The Italian designer Andrea Incontri won for the time being in the dispute over the desired trademark registration of his own name, under which Incontri also operates its own fashion label. In the European court it was about the dominance of first and last names, but not about the fashion label.
Andrea Incontri registered its own name as a European word mark in 2012. Around the same time, in June 2012, the famous fashion magazine Vogue Italia drew attention to the Italian designer. In February 2014, the Financial Times also reported on the successful designer. Incontri developed its own fashion label under the name Andrea Incontri.
But the desired trademark registration was not so successful. The trade mark registration was granted to Unionwordmark Andrea Incontri for Nice Class 3 and published on 4 January 2013. However, in April 2013, the intervener Higicol, SA (Portugal) filed an opposition against the registration of the mark on the basis of a likelihood of confusion with its own earlier word mark ANDREIA, registered both as a Portuguese trade mark and as an international registration in which France and the United Kingdom designate the word mark ANDREIA. The Opposition Division and the Board of Appeal of the EUIPO upheld the intervener Higicol and declared the word mark Andrea Incontri invalid. The sign ANDREA INCONTRI as a whole has no conceptual meaning. The word elements “andrea” and “incontri” would dominate the overall impression of the mark applied for, irrespective of whether French consumers and those of the United Kingdom perceive those word elements as a combination of first and last names or not, that decision was reasoned.
The European Court on dominance of first and last names
The European Court (Court of Justice of the European Union (CJEU), Court of First Instance (CFI)) therefore assessed the dominance of first and last names in a word mark. In the case of a word mark consisting of a first name and a surname, all the relevant factors of the case must be taken into account, in particular the fact that the surname in question is unusual or, on the contrary, very common, the CJEU ruled. The question whether a word element is perceived as a common forename or not is relevant to the assessment of the distinctive character of that element. The Board of Appeal erred on that point and disregarded the fact that Incontri is a rather rare surname. The Board of Appeal therefore erred in finding that the word elements “andrea” and “incontri” were dominant together.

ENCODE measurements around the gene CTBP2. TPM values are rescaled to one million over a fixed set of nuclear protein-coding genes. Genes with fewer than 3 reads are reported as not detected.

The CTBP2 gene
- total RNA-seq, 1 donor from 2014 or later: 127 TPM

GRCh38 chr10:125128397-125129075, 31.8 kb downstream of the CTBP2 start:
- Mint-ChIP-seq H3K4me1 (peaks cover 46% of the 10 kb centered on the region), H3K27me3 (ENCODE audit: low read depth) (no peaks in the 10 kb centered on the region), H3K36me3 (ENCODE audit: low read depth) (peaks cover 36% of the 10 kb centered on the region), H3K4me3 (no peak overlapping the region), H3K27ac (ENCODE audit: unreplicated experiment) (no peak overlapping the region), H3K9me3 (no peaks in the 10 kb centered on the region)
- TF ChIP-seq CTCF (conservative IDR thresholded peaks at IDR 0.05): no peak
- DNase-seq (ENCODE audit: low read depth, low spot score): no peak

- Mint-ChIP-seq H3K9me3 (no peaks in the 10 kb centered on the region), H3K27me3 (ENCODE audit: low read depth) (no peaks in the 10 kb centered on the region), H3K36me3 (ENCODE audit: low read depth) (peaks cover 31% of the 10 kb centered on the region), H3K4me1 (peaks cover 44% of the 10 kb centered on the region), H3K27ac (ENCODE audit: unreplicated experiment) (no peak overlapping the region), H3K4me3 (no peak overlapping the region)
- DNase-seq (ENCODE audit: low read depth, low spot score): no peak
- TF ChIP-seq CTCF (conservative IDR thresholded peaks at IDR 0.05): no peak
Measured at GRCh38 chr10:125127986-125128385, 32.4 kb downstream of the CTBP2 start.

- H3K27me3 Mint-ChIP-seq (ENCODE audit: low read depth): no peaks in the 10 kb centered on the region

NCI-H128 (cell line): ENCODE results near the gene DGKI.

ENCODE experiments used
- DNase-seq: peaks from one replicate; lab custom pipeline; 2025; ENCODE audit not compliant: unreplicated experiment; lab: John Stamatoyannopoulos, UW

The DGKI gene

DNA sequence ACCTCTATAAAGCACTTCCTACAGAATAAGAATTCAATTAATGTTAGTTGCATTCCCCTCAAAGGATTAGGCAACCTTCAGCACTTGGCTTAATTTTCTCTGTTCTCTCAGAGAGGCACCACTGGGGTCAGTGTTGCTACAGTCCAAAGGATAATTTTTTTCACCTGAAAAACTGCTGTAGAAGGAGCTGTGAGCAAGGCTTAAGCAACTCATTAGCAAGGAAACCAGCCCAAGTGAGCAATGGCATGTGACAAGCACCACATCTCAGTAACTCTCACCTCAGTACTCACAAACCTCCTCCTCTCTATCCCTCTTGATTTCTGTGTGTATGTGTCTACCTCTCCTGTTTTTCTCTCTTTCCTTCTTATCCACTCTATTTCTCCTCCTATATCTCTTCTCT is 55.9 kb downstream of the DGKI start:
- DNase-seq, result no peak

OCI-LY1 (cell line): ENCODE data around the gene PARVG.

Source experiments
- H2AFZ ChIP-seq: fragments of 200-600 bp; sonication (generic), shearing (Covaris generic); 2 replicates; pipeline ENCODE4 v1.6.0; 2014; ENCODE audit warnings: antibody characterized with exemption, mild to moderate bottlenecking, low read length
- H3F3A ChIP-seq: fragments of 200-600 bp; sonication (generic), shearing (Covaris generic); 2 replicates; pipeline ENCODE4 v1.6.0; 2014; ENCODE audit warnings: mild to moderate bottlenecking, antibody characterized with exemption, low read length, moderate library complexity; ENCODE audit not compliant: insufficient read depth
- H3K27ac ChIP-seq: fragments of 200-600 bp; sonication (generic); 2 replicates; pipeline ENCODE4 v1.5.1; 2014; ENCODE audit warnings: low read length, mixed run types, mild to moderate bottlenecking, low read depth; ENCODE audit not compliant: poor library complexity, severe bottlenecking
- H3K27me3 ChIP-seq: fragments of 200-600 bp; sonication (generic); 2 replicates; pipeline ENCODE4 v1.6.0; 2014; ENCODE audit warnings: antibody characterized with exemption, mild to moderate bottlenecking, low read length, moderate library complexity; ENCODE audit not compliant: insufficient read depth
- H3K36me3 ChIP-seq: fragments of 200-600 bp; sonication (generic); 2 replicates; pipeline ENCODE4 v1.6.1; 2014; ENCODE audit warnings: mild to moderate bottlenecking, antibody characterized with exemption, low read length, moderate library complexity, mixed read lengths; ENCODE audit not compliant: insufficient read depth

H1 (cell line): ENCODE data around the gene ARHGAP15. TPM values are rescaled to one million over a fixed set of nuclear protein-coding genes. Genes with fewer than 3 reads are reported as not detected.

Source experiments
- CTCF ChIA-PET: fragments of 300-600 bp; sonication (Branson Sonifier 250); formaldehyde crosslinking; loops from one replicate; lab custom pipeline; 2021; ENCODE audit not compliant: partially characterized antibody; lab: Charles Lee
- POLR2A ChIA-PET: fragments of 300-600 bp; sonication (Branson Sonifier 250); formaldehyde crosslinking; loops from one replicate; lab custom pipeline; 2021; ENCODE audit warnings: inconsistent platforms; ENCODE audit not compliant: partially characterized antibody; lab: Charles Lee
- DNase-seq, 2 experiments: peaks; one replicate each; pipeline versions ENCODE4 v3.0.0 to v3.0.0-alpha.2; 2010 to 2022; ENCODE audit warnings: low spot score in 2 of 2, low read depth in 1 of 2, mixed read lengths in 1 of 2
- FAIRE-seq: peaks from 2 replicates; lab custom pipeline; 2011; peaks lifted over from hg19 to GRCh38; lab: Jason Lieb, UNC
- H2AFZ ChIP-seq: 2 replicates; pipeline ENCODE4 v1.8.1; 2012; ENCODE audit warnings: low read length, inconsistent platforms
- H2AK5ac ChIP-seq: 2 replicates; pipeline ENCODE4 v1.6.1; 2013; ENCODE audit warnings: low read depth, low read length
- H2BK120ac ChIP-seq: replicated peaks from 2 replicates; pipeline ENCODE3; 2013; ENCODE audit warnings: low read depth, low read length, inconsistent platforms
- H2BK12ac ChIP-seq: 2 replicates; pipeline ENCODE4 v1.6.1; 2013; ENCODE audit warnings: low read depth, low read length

In addition, a mark is perceived by an average consumer as a whole and the distinctiveness between the contested mark ANDREA INCONTRI and the earlier word mark ANDREIA must therefore be assessed. In the present case, the Board of Appeal had established two different hypotheses: In the first of those hypotheses, the relevant public perceives the word elements “andrea” and “incontri” of the mark applied for as first and last names, but in the second case they do not perceive the mark as first and last names. Therefore, the Board of Appeal could not have avoided clarifying how the mark applied for would be perceived by the relevant public, the CFI held. Had the Board of Appeal therefore decided that question in favour of the first hypothesis, it could have found that there was no likelihood of confusion, the Court of First Instance clarified.
However, it is not for the Court to resolve that question for the first time, but for the Board of Appeal to rule on it.
The CJEU annulled the decision of the EUIPO Board of Appeal of 25 February 2016 (Case R 146/2015-4). Andrea Incontri thus preliminarily won the case by accepting the registration of the contested mark in its entirety but can succeed only in a decision of the Board of Appeal to be taken in the action pending before it.
Famous fashion label Andrea Incontri- but no talk of it in court
How can it be that the reputation of the fashion label Andrea Incontri had no relevance for the procedure? It is a fact that is repeatedly ignored that the European court – analogously also the German courts – can only act in relation to the contested decision, the court can annul or change the decision. The plaintiff Andrea Incontri had also requested this. The CFI considered that this application to be admissible and interpreted the action as including an action for annulment – the condition for an application for amendment of a decision.
However, the CJEU rejected as inadmissible its second head of claim, namely that registration of the mark applied for should be accepted in its entirety. The Opposition Division does not issue formal decisions declaring the registration of the European Union trade mark on which an appeal may be lodged. As a result, the Court is not entitled to register a European Union trade mark, the CJEU clarified.
The applicant Andrea Incontri also submitted evidence of its reputation too late (press clippings of an introduction to the brand ANDREA INCONTRI): not before the Board of Appeal, where that evidence would have supported Incontri’s argument, but before the Court of Justice. Such documents must therefore be excluded as inadmissible without their evidential value having to be assessed, the CJEU stressed the established case law.
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